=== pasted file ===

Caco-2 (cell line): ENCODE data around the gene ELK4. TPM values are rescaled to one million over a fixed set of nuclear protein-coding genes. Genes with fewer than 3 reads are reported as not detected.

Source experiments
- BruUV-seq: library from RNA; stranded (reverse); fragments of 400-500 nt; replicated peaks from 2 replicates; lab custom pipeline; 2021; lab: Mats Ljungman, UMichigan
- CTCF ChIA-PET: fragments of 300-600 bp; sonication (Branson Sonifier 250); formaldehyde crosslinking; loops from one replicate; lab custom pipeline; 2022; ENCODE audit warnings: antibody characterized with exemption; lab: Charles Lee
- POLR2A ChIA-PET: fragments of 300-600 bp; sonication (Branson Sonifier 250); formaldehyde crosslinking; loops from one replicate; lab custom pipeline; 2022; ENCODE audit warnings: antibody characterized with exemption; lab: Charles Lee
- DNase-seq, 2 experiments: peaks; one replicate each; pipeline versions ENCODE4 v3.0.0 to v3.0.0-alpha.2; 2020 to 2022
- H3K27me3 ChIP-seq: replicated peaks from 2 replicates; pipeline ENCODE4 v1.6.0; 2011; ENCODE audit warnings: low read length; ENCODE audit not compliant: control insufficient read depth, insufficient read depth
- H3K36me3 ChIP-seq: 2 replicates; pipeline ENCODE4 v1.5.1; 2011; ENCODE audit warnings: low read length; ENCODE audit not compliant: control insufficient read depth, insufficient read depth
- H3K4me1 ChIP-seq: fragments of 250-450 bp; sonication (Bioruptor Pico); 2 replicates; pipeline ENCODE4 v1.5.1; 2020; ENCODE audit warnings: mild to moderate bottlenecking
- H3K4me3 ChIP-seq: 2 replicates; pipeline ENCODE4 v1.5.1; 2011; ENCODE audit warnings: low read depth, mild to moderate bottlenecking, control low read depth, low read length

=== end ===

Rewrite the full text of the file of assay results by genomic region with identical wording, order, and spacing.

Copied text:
Caco-2 (cell line): ENCODE data around the gene ELK4. TPM values are rescaled to one million over a fixed set of nuclear protein-coding genes. Genes with fewer than 3 reads are reported as not detected.

Source experiments
- BruUV-seq: library from RNA; stranded (reverse); fragments of 400-500 nt; replicated peaks from 2 replicates; lab custom pipeline; 2021; lab: Mats Ljungman, UMichigan
- CTCF ChIA-PET: fragments of 300-600 bp; sonication (Branson Sonifier 250); formaldehyde crosslinking; loops from one replicate; lab custom pipeline; 2022; ENCODE audit warnings: antibody characterized with exemption; lab: Charles Lee
- POLR2A ChIA-PET: fragments of 300-600 bp; sonication (Branson Sonifier 250); formaldehyde crosslinking; loops from one replicate; lab custom pipeline; 2022; ENCODE audit warnings: antibody characterized with exemption; lab: Charles Lee
- DNase-seq, 2 experiments: peaks; one replicate each; pipeline versions ENCODE4 v3.0.0 to v3.0.0-alpha.2; 2020 to 2022
- H3K27me3 ChIP-seq: replicated peaks from 2 replicates; pipeline ENCODE4 v1.6.0; 2011; ENCODE audit warnings: low read length; ENCODE audit not compliant: control insufficient read depth, insufficient read depth
- H3K36me3 ChIP-seq: 2 replicates; pipeline ENCODE4 v1.5.1; 2011; ENCODE audit warnings: low read length; ENCODE audit not compliant: control insufficient read depth, insufficient read depth
- H3K4me1 ChIP-seq: fragments of 250-450 bp; sonication (Bioruptor Pico); 2 replicates; pipeline ENCODE4 v1.5.1; 2020; ENCODE audit warnings: mild to moderate bottlenecking
- H3K4me3 ChIP-seq: 2 replicates; pipeline ENCODE4 v1.5.1; 2011; ENCODE audit warnings: low read depth, mild to moderate bottlenecking, control low read depth, low read length